Time to put a vax on the barbie?
Time to put a vax on the barbie?

Where the bloody hell are the vaccination ads?

One of the left's favourite jabs at the Prime Minister is that he is no real leader, but rather an empty suit - "Scotty from Marketing".

It's a cute line custom made for Twitter, but it ignores a simple truth.

Scott Morrison's government isn't all that great at marketing, particularly when it comes to what was supposed to be our ticket out of the pandemic: mass COVID vaccination.

Last January the government announced that it was going to spend $23.9 million on ads to encourage Australians to get the jab.

Raise your hand if you can remember seeing one, or what it said.

Because rather than messaging to educate and encourage, the federal health department has produced a series of snoozy lectures and animations that make in-flight safety videos (remember those?) seem as exciting as Braveheart.

 

A still from the Australian Government's COVID vaccination campaign
A still from the Australian Government's COVID vaccination campaign

Pretty ironic given that, as head of Tourism Australia 15 years ago, Morrison signed off on the catchiest tourism ads since Paul Hogan promised to "put another shrimp on the barbie for ya".

A Department of Health spokesman told me "the national COVID-19 vaccines campaign is continually being updated to respond to the specific stages of the rollout of the Australian vaccination program.

"It is tailored to how the needs of Australians in understanding the vaccination phases, eligibility and access."

But that's a big part of the problem.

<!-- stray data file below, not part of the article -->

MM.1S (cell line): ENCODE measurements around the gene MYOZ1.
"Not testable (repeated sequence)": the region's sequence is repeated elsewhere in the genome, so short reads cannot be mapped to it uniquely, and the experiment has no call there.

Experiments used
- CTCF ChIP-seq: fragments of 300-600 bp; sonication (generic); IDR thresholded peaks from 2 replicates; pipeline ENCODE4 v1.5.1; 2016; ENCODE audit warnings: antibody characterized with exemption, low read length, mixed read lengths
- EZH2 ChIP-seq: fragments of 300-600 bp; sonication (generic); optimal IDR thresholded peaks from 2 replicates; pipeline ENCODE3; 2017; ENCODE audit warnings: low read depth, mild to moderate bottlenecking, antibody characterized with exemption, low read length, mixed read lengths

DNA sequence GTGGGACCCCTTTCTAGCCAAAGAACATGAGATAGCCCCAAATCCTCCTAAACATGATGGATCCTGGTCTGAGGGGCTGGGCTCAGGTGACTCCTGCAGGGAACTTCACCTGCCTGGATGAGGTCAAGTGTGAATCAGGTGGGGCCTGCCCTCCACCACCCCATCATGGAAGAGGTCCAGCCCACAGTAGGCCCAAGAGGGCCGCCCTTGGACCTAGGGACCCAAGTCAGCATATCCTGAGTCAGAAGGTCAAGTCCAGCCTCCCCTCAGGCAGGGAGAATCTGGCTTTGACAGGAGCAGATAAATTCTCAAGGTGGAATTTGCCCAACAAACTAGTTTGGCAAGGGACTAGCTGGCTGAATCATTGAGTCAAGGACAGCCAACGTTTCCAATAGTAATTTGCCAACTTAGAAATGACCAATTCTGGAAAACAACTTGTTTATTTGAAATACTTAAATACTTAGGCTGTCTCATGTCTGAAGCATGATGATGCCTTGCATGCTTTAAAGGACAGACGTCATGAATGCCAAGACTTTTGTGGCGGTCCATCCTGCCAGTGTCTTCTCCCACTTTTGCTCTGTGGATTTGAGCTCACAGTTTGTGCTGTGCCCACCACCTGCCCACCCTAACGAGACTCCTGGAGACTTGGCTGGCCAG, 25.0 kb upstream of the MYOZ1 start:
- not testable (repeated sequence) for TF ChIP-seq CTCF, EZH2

Paul Hogan’s iconic
Paul Hogan’s iconic "Put another shrimp on the barbie" advertisement.

Instead of letting people know that it's their turn, the ads should get people who aren't yet eligible excited for it being their turn when it comes.

Of course, there have been other problems. Health Minister Greg Hunt declaring that 100 per cent vaccination wouldn't guarantee travel surely raised the "what's the point?" factor in many minds.

So too the confused messaging around changing the advice around the AstraZeneca vaccine when it is far less risky than plenty of other medicines, including the Pill.

One ad exec told me the problem is that Australia's strategy with the vaccine rollout is to avoid offending anyone rather than to convince anyone.

"Australia's emphasis on eliminating risk extends to the campaign, but they don't realise the riskiest thing to do is to not take a risk.

 

Federal Health Minister Greg Hunt’s messaging has left many Aussies confused. Picture: NCA NewsWire / David Crosling
Federal Health Minister Greg Hunt’s messaging has left many Aussies confused. Picture: NCA NewsWire / David Crosling

"You can't bore people into changing their behaviour. They already have the facts, give them some emotion," he advises.

It shouldn't be that hard.

Some spots showing families reuniting at international air terminals, or game show contestants getting the flick when they wildly over-estimate vaccine risk, or a flashmob getting jabbed to Beethoven's Ode to Joy.

Anything but what we've got now.

We don't have to go as far as Singapore's all-singing, all-dancing jab ad extravaganza (well worth Googling), but if the country is ever going to get out of the era of snap lockdowns and shut borders, the government has to do a lot better job of selling vaccines - and their benefits.

 

Originally published as Where the bloody hell are the vaccination ads?